Creeping on, they found that the next window revealed two men in shirt-sleeves playing billiards with two young ladies.


"He pinched my arm!" the plump young woman cried, as she missed her stroke.


"Now you two--no ragging," the young man with the red face reproved them, who was marking.


"Take care or we shall be seen," whispered Helen, plucking Rachel by the arm. Incautiously her head had risen to the middle of the window.

Turning the corner they came to the largest room in the hotel, which was supplied with four windows, and was called the Lounge, although it was really a hall. Hung with armour and native embroideries, furnished with divans and screens, which shut off convenient corners, the room was less formal than the others, and was evidently the haunt of youth. Signor Rodriguez, whom they knew to be the manager of the hotel, stood quite near them in the doorway surveying the scene--the gentlemen lounging in chairs, the couples leaning over coffee-cups, the game of cards in the centre under profuse clusters of electric light. He was congratulating himself upon the enterprise which had turned the refectory, a cold stone room with pots on trestles, into the most comfortable room in the house. The hotel was very full, and proved his wisdom in decreeing that no hotel can flourish without a lounge.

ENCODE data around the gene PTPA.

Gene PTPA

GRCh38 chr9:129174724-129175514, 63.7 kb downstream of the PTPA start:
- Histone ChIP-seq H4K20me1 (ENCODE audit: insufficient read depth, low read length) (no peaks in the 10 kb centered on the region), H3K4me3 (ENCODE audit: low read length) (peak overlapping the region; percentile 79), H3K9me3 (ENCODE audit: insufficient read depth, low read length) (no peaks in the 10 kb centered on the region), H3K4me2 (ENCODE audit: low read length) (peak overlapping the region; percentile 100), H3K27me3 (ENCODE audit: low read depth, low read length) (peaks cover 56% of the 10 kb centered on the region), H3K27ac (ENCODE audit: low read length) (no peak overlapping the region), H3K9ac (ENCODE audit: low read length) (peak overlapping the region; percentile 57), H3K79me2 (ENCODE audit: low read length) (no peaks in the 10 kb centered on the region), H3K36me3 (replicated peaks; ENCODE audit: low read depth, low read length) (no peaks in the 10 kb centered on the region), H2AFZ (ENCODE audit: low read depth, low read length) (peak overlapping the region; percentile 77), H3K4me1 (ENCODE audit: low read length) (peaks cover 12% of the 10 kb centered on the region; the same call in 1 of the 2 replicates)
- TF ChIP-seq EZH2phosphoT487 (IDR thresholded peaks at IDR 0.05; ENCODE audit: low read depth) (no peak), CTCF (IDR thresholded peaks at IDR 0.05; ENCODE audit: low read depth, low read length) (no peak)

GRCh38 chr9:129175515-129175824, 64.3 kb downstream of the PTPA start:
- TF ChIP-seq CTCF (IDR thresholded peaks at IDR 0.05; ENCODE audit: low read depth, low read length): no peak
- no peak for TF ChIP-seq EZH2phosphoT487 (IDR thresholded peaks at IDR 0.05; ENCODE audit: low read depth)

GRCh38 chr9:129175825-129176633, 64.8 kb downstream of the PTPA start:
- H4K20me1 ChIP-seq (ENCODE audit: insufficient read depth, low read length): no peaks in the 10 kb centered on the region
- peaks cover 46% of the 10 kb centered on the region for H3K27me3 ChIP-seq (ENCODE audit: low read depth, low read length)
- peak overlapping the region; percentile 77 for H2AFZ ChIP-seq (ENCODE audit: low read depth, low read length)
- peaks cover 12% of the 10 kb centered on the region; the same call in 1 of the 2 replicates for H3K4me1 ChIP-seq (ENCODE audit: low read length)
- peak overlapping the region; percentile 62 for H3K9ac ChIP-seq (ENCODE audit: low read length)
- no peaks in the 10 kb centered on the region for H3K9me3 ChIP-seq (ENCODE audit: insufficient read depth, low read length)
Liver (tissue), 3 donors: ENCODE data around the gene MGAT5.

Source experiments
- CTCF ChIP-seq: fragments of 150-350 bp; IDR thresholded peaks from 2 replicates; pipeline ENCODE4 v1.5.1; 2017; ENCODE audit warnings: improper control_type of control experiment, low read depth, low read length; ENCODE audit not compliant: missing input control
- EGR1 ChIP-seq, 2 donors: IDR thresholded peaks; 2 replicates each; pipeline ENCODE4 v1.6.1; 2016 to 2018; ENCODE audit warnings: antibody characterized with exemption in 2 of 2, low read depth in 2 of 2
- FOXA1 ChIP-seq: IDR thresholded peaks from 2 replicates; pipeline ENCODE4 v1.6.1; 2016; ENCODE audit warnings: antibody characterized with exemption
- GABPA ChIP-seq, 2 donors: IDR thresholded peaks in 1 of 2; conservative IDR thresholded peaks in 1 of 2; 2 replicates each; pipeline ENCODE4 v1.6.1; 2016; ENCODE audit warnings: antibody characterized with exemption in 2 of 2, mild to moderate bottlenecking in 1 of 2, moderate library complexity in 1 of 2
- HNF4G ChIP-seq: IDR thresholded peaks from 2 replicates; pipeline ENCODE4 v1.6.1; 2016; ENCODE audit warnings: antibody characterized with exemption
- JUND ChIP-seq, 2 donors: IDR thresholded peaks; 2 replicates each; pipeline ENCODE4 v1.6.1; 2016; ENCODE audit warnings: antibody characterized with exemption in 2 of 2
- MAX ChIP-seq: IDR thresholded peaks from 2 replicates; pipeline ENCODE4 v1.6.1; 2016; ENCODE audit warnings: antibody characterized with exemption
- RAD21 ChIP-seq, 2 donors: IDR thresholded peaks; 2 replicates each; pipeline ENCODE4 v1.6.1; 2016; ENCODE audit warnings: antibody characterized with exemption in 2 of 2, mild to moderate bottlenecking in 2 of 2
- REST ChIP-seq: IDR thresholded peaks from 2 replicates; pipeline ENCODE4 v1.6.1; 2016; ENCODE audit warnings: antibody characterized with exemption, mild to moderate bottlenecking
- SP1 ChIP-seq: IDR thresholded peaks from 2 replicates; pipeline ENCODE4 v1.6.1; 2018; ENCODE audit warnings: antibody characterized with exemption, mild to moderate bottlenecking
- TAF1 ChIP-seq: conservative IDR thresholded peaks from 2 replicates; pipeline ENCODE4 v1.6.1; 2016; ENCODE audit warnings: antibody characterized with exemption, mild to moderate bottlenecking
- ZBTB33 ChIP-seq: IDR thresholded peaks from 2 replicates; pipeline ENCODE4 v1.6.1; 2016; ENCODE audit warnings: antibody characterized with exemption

The people were scattered about in couples or parties of four, and either they were actually better acquainted, or the informal room made their manners easier. Through the open window came an uneven humming sound like that which rises from a flock of sheep pent within hurdles at dusk. The card-party occupied the centre of the foreground.

Helen and Rachel watched them play for some minutes without being able to distinguish a word. Helen was observing one of the men intently. He was a lean, somewhat cadaverous man of about her own age, whose profile was turned to them, and he was the partner of a highly-coloured girl, obviously English by birth.

Suddenly, in the strange way in which some words detach themselves from the rest, they heard him say quite distinctly:--
"All you want is practice, Miss Warrington; courage and practice--one's no good without the other."